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to accept input from a variety of sources.</p>
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         </li>
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         <li>
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            <p>The <code>Executable</code> object represents the compiled stylesheet, query, or XPath expression. It can be evaluated
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as often as required, in the same thread or in different threads. The first stage in this evaluation is to call
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the <code>Load()</code> method on the <code>Executable</code>. The resulting loaded object is an <a class="javalink" href="Saxon.Api.XsltTransformer">XsltTransformer</a>,
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<a class="javalink" href="Saxon.Api.XQueryEvaluator">XQueryEvaluator</a>, or <a class="javalink" href="Saxon.Api.XPathSelector">XPathSelector</a> depending on the language in use.</p>
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         </li>
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         <li>
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            <p>Properties and configuration methods can then be set on the loaded object to establish the dynamic
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evaluation context, and the real processing is then finally invoked using another method: this may be <code>Run()</code> in the
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case of XSLT or XQuery where the output is a newly constructed XML document; or 
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<code>Evaluate()</code>, <code>EvaluateSingle()</code>, or <code>GetEnumerator()</code> 
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in the case of XQuery and XPath where the output is an arbitrary sequence.</p>
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         </li>
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      </ul>
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      <p>The API includes a number of classes that reflect the XSLT/XQuery/XPath data model (XDM). These are as follows:</p>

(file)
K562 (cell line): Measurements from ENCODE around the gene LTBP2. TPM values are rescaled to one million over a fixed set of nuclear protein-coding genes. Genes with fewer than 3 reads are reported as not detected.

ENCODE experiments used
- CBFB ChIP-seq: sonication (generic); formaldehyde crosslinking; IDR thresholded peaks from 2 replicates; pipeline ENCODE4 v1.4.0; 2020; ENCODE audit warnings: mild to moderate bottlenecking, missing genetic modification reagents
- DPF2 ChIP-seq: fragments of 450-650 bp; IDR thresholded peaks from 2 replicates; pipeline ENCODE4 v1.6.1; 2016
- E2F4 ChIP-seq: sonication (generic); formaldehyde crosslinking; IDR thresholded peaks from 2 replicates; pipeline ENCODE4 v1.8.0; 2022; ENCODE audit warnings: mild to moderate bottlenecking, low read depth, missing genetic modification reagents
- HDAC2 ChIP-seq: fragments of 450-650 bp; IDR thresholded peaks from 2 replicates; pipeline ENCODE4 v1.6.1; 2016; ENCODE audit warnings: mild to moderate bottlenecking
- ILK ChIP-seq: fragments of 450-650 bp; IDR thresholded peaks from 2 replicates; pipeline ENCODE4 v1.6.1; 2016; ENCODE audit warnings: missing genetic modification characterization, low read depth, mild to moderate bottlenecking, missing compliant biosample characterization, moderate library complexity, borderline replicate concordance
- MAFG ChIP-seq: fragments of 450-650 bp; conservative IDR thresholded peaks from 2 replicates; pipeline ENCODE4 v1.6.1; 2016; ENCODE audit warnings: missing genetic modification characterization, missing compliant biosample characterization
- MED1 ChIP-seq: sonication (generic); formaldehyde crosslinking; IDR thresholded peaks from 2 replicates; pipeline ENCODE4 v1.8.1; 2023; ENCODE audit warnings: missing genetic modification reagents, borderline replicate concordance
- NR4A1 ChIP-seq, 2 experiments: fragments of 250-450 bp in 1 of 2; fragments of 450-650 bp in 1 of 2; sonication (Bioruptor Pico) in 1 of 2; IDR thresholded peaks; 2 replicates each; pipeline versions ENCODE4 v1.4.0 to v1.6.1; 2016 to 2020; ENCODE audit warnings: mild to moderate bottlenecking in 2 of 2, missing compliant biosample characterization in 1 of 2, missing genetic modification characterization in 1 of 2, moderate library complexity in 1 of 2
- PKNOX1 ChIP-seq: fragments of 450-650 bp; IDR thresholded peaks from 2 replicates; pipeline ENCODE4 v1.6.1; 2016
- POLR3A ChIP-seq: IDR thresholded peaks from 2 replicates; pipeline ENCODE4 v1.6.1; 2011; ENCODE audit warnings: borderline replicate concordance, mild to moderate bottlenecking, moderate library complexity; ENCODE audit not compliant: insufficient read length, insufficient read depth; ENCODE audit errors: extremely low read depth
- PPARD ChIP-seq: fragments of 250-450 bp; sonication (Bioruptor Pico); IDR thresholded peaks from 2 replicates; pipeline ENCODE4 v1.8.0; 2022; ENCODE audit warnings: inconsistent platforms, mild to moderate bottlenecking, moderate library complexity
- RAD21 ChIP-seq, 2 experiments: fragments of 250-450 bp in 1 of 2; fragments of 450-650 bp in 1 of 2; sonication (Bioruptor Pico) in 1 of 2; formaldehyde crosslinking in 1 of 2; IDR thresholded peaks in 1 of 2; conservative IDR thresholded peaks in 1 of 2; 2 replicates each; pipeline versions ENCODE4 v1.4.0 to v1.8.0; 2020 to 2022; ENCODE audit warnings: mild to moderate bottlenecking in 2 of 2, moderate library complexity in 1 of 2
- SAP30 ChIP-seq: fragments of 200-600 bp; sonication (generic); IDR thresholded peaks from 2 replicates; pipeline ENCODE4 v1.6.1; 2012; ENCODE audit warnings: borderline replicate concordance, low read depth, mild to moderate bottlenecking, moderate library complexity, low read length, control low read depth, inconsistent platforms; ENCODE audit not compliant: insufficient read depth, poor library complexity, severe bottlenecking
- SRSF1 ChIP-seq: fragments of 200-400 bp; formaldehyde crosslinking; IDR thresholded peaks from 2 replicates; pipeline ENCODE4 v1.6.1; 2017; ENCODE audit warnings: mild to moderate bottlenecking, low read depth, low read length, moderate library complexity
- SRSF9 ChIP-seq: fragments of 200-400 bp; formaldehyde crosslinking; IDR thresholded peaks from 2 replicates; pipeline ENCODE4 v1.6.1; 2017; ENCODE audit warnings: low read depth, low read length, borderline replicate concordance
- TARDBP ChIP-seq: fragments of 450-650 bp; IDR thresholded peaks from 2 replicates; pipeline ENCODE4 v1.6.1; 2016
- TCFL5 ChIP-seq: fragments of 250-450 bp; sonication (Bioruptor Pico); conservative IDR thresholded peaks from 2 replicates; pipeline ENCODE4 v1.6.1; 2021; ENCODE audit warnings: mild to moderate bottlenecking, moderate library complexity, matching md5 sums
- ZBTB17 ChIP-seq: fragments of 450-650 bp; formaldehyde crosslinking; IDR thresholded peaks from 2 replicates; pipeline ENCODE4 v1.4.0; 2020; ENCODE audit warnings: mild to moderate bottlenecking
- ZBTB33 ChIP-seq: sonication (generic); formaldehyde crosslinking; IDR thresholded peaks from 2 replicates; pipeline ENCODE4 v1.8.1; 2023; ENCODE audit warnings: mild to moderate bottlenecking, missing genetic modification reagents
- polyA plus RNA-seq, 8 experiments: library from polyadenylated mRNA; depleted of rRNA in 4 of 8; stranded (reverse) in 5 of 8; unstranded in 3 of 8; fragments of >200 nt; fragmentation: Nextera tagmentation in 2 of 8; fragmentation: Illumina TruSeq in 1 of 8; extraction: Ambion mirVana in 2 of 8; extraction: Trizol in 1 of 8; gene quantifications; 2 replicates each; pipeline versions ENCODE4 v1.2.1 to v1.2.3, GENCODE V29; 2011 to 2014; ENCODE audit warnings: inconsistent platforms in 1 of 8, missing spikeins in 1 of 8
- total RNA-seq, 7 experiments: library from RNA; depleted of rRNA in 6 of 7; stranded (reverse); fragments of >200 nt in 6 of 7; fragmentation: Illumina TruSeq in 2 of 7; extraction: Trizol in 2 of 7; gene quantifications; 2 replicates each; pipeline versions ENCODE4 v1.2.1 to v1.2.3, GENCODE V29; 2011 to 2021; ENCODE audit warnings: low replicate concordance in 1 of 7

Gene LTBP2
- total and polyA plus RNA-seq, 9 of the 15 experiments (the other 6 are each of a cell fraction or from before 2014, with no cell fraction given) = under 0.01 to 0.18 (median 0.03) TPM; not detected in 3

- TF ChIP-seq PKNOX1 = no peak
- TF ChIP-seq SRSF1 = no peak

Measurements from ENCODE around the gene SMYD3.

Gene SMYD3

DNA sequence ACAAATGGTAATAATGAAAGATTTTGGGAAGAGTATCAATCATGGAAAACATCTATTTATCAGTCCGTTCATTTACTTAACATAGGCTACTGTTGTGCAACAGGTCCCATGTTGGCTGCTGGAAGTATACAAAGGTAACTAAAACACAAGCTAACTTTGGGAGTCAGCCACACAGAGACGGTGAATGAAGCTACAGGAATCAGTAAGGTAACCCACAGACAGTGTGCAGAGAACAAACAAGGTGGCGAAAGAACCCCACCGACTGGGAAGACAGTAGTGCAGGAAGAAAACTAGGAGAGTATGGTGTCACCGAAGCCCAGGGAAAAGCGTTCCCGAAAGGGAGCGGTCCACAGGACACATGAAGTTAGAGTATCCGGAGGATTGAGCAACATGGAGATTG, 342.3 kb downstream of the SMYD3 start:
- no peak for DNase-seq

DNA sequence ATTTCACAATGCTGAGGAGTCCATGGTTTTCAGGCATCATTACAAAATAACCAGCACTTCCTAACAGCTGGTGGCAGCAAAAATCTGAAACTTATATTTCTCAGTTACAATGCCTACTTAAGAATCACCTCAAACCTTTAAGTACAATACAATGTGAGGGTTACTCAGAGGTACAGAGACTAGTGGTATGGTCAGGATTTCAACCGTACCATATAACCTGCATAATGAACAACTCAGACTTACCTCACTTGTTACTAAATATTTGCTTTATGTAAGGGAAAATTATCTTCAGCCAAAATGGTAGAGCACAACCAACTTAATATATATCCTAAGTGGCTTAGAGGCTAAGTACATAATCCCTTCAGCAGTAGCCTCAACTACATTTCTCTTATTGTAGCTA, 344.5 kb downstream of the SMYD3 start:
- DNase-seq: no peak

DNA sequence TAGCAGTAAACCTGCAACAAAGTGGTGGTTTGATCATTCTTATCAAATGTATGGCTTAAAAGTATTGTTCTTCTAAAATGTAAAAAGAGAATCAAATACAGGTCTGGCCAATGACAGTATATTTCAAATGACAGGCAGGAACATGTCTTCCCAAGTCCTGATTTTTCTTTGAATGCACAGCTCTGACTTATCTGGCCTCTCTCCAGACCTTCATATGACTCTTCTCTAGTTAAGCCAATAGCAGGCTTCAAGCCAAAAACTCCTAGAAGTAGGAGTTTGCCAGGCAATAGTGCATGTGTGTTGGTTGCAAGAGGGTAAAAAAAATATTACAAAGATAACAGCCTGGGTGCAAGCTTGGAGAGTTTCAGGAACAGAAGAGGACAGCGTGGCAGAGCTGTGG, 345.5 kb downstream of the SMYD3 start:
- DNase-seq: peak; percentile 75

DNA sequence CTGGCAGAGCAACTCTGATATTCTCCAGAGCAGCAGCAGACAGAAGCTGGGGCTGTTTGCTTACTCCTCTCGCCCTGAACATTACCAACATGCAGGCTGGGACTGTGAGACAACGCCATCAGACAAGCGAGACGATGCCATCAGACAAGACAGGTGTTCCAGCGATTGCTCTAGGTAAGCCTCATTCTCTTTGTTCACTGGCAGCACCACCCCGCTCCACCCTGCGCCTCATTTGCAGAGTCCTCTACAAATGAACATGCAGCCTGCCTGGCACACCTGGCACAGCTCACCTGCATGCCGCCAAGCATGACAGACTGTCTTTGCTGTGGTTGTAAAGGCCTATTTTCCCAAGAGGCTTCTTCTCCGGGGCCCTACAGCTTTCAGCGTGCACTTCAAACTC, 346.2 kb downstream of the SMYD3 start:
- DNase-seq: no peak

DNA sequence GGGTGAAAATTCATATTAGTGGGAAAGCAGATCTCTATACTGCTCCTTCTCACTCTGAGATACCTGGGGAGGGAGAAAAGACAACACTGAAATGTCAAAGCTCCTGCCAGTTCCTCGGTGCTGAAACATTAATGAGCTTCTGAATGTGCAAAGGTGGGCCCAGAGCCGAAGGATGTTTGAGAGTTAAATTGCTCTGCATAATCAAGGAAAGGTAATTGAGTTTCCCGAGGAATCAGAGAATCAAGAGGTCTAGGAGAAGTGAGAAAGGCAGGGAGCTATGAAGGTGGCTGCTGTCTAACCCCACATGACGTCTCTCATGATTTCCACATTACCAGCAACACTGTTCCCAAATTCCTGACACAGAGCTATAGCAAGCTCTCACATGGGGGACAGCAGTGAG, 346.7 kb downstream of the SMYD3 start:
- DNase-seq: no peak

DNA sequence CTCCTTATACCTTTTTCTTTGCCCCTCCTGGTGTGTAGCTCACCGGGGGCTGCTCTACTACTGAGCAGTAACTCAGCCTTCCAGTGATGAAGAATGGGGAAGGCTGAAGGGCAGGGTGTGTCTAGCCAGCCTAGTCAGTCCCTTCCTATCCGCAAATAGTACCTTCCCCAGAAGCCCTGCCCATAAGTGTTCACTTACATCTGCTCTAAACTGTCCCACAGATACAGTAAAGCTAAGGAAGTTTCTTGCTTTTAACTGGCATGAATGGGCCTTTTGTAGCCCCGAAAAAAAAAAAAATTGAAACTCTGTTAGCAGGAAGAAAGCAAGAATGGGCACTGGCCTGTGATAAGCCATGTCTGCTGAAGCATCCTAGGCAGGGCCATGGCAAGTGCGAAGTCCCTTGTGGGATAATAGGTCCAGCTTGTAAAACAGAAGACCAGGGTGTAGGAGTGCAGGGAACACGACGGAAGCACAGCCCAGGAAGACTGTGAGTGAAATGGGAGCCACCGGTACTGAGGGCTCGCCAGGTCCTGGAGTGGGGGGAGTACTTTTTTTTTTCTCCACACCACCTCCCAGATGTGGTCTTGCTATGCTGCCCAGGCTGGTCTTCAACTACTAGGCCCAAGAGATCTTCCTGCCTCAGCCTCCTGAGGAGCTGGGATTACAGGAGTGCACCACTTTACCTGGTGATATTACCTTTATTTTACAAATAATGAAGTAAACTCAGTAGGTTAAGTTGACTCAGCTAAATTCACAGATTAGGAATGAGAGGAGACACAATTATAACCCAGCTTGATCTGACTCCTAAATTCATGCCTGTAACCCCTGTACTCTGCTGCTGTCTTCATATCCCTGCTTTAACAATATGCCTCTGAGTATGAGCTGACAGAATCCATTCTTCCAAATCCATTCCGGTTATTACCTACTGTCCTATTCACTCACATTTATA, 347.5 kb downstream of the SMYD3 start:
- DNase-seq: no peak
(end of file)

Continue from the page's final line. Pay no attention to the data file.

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      <ul>
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         <li>
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            <p>
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            <a class="javalink" href="Saxon.Api.XdmValue">XdmValue</a>: an XPath value. This is in general a sequence, whose items are nodes or atomic values.
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You can supply an <code>XdmValue</code> as the value of a stylesheet or query parameter, and receive an <code>XdmValue</code>
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as the result of evaluating a query or XPath expression.</p>
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         </li>
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         <li>
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            <p>
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            <a class="javalink" href="Saxon.Api.XdmItem">XdmItem</a>: an XPath item. This is a subtype of <code>XdmValue</code>, since any item can be treated
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as a sequence of length one. You can call <code>GetEnumeration</code> on an <code>XdmValue</code> object to iterate
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over the items in the sequence.</p>
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         </li>
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         <li>
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            <p>
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            <a class="javalink" href="Saxon.Api.XdmNode">XdmNode</a>: a node. This object provides access to most of the properties of nodes defined in the
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XDM model: the node kind, the string value, the name, the typed value, the base URI. It also provides a method <code>EnumerateAxis()</code>
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which allows you to find related nodes using any of the 13 XPath axes. For convenience, the <code>OuterXml</code>
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property provides a simple way to serialize the node.</p>
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         </li>
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         <li>
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            <p>